Saturday, March 17, 2007

Firing US Attorneys is tip of Bush's melting Iceberg

It’s hard to keep up with the growing number of Bush administration scandals. Every week brings new evidence and additional revelations.

This week Congressional hearings revealed that at least seven U.S. Attorneys were fired for refusing to follow White House orders, channeled through Attorney General Alberto Gonzalez, to indict Democrats in a blatant effort to manipulate the November, 2006 elections.

Firing for disloyalty is a Bush administration best practice.

Four years ago General Eric Shinseki was fired for honestly stating that 200,000 soldiers were needed to wage the War in Iraq and top White House economic advisory, Larry Lindsey, met the same fate for suggesting, contrary to the administration’s $60 billion low ball number, that the war in Iraq might cost $200 billion, itself a serious underestimation.

We still don’t know how many other U.S. attorneys kept their jobs because they succumbed to the Bush administration’s demands to use their offices for partisan political purposes.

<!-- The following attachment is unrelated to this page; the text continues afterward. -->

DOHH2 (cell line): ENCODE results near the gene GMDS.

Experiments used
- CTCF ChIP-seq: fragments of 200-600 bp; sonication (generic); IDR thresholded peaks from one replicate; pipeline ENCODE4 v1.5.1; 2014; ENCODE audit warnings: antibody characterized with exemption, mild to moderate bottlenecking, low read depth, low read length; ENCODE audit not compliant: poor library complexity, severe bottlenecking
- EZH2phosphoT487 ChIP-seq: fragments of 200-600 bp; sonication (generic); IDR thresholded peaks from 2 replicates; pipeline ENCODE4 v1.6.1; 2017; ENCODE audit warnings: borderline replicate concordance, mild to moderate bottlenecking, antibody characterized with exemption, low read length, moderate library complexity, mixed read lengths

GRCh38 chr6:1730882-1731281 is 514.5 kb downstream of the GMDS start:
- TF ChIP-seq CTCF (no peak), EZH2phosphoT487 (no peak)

And we shouldn’t allow the newest White House transgressions to obscure our focus on other recent and equally repellent events including:
•the treatment of returning veterans at Walter Reed
•the White House’s role in outing an uncover CIA agent, Valerie Plaime
•its response, “you’re doing a heck of a job Brownie,” to Katrina
•its cover-up of the friendly fire death of former NFL player, Pat Tillman
•its cynical manipulation of Jessica Lynch’s rescue to promote the Iraq War

This cartoon captures it:
Scandal Du Jour

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